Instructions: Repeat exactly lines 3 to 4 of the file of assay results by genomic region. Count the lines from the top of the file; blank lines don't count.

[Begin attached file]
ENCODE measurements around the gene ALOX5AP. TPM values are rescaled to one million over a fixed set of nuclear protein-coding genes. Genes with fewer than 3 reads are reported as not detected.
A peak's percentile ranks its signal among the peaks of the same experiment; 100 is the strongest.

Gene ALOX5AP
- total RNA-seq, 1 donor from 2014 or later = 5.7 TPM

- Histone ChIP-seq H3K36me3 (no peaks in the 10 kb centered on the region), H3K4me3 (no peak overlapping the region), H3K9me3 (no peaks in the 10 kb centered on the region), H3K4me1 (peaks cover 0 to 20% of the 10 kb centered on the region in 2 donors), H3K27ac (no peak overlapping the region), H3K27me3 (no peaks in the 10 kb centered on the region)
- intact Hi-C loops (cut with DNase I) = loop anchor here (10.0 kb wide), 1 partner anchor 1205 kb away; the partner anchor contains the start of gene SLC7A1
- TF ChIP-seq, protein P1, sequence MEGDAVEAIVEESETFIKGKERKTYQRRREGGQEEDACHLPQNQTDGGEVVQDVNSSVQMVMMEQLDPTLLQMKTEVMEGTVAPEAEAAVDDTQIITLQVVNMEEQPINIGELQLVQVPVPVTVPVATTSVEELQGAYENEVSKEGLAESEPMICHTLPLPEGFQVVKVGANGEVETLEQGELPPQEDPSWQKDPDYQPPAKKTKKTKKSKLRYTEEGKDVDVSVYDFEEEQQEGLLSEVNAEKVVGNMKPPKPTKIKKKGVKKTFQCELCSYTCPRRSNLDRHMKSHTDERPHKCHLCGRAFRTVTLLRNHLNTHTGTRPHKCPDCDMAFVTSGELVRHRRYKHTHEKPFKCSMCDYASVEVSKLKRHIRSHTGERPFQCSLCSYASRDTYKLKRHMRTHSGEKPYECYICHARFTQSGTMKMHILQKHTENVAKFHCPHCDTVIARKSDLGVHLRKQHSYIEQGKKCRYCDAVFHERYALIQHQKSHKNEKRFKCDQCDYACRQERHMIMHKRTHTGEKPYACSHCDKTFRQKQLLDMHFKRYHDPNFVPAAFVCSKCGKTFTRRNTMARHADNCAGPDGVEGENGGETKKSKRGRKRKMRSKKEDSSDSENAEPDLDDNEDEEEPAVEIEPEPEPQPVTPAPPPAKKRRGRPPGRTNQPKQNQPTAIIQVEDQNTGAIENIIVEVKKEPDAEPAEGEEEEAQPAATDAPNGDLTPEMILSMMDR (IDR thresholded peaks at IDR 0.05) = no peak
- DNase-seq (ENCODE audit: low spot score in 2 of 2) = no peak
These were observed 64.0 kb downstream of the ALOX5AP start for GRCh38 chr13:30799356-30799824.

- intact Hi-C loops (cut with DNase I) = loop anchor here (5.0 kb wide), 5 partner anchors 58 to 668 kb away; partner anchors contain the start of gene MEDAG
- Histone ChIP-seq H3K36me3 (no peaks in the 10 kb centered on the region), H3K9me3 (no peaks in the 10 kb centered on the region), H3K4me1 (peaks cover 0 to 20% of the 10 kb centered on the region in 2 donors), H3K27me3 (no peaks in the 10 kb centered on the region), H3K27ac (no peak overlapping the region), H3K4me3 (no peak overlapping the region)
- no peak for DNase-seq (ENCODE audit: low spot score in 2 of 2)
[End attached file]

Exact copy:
Gene ALOX5AP
- total RNA-seq, 1 donor from 2014 or later = 5.7 TPM